The Dark Corner of South Carolina has been shrouded in mystery for over 175 years. Loosely defined, itís the towns of Landrum, Gowensville, and Glassy Mountain that make up the Dark Corner. The area was named not from its reputation for moonshining as most people believe, but because in 1832 it was the only area that voted against the Nullification Act, which gave South Carolina the right to ignore federal mandates. A local politician said in one of his speeches that this was a dark corner where the light of Nullification could never shine. Thus the name the Dark Corner caught on.
Unfortunately, there are very few historical markers, monuments, and places to visit where you can really get a feel for the Dark Corner and what itís all about. According to Dean Campbell, aka the Squire of the Dark Corner, ďWe want people to discover the Dark Corner in a quiet way, for themselves,Ē as opposed to being a major tourist attraction. Campbell is a Dark Corner native, a fantastic story-teller, and historian. But there are some places where you can still get a glimpse into the Dark Cornerís storied past, so consider spending a day tracing through history.
The Dark Corner Distillery in downtown Greenville is a great place to begin your Dark Corner experience. Owners Joe Fenten (also a Dark Corner native) and Richard Wenger make moonshine ďjust like they did in the 1700s. We use a copper pot, quality local ingredients and no electronics,Ē says Fenton. But itís not just about sampling the moonshine. They also have on display photos, artwork, and several 17th and 18th century antiques from the Dark Corner region.
Donít imbibe too much, as you will continue your journey north to the town of Gowensville, the oldest settlement in the Dark Corner. Gowensville is named after John Gowen, who commanded a fort nearby and was instrumental in a skirmish that led to the nearby Battle of Cowpens in 1781. The First Baptist Church in Gowensville (formerly the Cross Roads Baptist Church) was established in 1820, and its cemetery contains several historical grave sites including grave sites of 7 of the 8 generations of Campbells.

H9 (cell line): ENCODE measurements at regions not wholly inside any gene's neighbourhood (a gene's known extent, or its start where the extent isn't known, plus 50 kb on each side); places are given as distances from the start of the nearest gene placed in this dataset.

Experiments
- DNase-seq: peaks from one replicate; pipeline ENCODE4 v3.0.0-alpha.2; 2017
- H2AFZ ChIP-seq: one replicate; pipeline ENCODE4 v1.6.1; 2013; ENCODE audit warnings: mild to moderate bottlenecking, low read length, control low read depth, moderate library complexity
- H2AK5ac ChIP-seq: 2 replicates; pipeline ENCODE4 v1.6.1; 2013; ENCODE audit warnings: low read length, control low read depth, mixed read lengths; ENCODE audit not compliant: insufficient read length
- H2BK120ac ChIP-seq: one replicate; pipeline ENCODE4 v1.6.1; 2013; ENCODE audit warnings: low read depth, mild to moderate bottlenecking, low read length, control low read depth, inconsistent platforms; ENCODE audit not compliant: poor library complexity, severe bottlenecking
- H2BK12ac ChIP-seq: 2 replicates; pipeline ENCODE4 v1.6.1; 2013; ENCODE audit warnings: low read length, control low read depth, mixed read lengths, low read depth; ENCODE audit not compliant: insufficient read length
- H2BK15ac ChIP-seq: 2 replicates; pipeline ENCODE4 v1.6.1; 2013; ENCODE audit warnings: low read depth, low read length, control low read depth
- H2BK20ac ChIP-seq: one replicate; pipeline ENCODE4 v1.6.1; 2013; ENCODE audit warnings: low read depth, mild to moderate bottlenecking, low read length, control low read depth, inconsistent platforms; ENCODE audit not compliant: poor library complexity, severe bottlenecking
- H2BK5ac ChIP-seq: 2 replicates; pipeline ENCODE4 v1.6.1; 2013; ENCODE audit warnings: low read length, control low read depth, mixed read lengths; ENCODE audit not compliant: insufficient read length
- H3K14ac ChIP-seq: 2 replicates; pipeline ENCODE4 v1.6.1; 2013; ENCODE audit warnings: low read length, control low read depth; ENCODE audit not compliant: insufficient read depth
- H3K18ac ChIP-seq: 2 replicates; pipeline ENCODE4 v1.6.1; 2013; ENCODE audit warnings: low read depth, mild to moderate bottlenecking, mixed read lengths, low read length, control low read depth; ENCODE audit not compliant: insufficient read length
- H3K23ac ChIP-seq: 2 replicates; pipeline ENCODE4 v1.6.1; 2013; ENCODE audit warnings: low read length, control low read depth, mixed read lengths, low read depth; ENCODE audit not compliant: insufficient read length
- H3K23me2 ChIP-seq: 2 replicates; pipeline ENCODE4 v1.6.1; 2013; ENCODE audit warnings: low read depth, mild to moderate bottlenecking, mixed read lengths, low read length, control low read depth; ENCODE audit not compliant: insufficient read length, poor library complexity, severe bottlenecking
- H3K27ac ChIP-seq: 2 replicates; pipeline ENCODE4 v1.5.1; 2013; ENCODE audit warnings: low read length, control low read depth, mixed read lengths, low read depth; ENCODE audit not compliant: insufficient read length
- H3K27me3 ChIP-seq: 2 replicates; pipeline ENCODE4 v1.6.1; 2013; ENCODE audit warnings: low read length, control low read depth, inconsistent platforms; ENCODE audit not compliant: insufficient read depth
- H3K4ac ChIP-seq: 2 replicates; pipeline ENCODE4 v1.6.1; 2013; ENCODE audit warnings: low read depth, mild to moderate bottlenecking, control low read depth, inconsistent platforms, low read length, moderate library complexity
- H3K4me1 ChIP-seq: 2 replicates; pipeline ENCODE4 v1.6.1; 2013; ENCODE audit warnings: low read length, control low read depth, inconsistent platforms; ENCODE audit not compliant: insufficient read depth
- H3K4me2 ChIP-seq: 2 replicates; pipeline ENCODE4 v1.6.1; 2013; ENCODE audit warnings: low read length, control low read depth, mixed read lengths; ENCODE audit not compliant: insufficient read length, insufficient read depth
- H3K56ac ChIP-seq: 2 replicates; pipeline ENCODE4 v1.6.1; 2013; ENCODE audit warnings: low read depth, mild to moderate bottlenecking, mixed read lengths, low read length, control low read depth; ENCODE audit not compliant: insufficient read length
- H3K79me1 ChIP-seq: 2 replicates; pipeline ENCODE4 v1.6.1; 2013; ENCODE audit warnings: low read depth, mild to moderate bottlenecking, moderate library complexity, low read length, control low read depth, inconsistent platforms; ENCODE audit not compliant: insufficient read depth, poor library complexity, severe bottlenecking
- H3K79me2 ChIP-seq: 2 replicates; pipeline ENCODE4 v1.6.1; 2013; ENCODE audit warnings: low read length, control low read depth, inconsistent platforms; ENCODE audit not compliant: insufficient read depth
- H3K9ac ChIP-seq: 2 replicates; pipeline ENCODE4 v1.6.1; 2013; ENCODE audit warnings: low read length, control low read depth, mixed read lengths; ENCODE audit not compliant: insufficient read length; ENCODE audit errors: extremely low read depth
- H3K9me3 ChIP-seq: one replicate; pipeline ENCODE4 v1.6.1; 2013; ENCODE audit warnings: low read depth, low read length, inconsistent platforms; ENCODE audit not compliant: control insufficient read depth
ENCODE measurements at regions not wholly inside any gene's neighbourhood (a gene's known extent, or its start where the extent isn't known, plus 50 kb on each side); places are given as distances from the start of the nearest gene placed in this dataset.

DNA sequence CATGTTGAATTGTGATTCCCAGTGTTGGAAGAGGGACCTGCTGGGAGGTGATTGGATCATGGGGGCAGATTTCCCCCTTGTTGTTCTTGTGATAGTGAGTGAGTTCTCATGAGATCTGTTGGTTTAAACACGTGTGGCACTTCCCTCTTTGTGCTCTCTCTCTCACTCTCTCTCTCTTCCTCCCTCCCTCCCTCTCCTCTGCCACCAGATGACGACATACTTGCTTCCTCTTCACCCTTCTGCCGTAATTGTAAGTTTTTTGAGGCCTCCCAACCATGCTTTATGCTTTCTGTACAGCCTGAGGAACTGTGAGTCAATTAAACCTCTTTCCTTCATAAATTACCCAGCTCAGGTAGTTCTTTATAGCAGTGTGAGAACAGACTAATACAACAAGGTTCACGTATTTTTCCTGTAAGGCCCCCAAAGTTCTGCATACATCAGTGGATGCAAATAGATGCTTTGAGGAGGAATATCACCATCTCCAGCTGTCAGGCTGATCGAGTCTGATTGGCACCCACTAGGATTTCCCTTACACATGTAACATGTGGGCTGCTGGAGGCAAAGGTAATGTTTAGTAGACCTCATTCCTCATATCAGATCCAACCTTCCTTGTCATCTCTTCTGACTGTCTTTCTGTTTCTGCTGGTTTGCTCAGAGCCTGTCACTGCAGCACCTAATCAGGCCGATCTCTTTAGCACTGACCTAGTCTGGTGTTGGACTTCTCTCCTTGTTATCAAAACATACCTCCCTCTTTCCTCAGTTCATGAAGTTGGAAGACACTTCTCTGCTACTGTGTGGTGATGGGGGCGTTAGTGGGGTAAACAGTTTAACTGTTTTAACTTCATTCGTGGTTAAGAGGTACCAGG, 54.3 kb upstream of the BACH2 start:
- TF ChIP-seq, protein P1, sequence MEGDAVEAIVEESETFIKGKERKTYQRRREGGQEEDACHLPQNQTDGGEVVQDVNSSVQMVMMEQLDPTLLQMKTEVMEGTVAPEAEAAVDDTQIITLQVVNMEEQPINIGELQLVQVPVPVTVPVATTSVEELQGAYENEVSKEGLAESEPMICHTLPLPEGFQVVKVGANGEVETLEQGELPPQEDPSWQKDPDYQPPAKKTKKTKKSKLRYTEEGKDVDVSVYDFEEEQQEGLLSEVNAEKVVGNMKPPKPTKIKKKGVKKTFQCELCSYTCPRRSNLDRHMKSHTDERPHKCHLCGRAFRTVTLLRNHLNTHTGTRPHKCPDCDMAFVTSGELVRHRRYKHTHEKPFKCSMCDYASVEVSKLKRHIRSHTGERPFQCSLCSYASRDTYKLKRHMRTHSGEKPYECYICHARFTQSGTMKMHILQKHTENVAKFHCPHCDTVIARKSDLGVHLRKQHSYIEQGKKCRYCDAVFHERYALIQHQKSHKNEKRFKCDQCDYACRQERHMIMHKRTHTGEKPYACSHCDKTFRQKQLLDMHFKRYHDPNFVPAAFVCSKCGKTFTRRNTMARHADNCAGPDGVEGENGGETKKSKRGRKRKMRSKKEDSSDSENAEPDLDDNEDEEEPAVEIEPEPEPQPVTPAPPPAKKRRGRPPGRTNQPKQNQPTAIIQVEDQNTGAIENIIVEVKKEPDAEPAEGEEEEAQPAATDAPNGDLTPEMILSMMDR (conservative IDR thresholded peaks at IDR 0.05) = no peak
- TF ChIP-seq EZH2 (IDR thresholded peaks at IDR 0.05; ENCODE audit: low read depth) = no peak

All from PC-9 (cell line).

Just off Highway 11, a stop at the Poinsett Bridge is a must. While itís no longer used for vehicle traffic, the bridge was part of a main route from Columbia, South Carolina to Asheville, North Carolina. The bridge was built in 1820 using no mortar, only fitted stones, and it features a 14-foot-high Gothic arch. It is the oldest standing bridge in South Carolina and is named after Joel R. Poinsett, who was director of the South Carolina Board of Public Works during the designing of the bridge. Local tales of the bridge being haunted are plentiful. Some say the bridge is haunted by a slave who was hanged while the bridge was being built, while others say the bridge was built on Indian land and that the tribe haunts the area. There have been reports of strange lights, voices, and apparitions, mostly occurring late at night.
Another stop is in Landrum at Campbellís Covered Bridge. This bridge was built in 1909 and is the last surviving covered bridge in South Carolina. Itís believed that the bridge is named after Lafayette Campbell, who at the time owned 194 acres in the immediate area. The 38-foot-long, 12-foot-wide pine structure that spans Beaverdam Creek was built by Charles Irwin Willis.
To truly experience the Dark Corner, nothing beats a tour given by the Squire himself. Dean was dubbed the Squire of the Dark Corner in 1977 by a Greenville News Reporter for his vast knowledge of the area. He conducts personal and group tours of the area, and not only does he provide a detailed history while on his tour, but heís got access to private property so you can get a glimpse into even more history of the Dark Corner.
The Cherokee Foothills Scenic Highway bisects the Dark Corner for about ten miles. Another Upstate Information Hub article featured some of the many attractions along Highway 11. Consider combining the two driving tours for a truly memorable experience.
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